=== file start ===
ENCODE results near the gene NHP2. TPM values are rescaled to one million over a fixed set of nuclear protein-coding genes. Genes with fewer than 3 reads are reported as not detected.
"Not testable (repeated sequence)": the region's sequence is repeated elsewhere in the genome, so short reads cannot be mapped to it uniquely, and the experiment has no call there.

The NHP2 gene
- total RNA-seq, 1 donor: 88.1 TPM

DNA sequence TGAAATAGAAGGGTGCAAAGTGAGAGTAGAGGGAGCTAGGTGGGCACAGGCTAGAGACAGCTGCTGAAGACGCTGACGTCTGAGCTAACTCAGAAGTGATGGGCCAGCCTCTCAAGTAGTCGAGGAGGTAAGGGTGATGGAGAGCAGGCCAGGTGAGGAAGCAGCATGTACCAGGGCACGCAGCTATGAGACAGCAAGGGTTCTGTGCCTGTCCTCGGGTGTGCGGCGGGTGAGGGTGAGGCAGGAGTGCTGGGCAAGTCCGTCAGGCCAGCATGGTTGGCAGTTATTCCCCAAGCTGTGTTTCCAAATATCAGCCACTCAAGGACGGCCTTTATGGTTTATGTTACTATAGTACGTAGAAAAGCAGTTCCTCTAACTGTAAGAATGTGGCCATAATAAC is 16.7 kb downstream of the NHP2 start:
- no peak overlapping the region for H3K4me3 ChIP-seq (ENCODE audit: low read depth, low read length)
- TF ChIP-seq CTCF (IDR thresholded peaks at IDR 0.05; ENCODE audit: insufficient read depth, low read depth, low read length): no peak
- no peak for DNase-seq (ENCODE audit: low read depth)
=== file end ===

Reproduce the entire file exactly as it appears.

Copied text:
ENCODE results near the gene NHP2. TPM values are rescaled to one million over a fixed set of nuclear protein-coding genes. Genes with fewer than 3 reads are reported as not detected.
"Not testable (repeated sequence)": the region's sequence is repeated elsewhere in the genome, so short reads cannot be mapped to it uniquely, and the experiment has no call there.

The NHP2 gene
- total RNA-seq, 1 donor: 88.1 TPM

DNA sequence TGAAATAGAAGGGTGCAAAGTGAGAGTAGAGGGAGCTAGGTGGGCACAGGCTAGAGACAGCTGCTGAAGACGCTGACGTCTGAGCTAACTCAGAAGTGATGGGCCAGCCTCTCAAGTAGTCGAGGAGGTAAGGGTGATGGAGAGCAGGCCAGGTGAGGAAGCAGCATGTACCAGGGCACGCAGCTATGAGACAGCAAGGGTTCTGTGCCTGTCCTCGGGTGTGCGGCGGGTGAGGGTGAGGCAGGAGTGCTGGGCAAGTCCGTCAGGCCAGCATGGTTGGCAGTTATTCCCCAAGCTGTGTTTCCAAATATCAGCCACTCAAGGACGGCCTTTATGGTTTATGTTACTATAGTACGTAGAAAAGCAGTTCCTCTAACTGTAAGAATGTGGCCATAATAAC is 16.7 kb downstream of the NHP2 start:
- no peak overlapping the region for H3K4me3 ChIP-seq (ENCODE audit: low read depth, low read length)
- TF ChIP-seq CTCF (IDR thresholded peaks at IDR 0.05; ENCODE audit: insufficient read depth, low read depth, low read length): no peak
- no peak for DNase-seq (ENCODE audit: low read depth)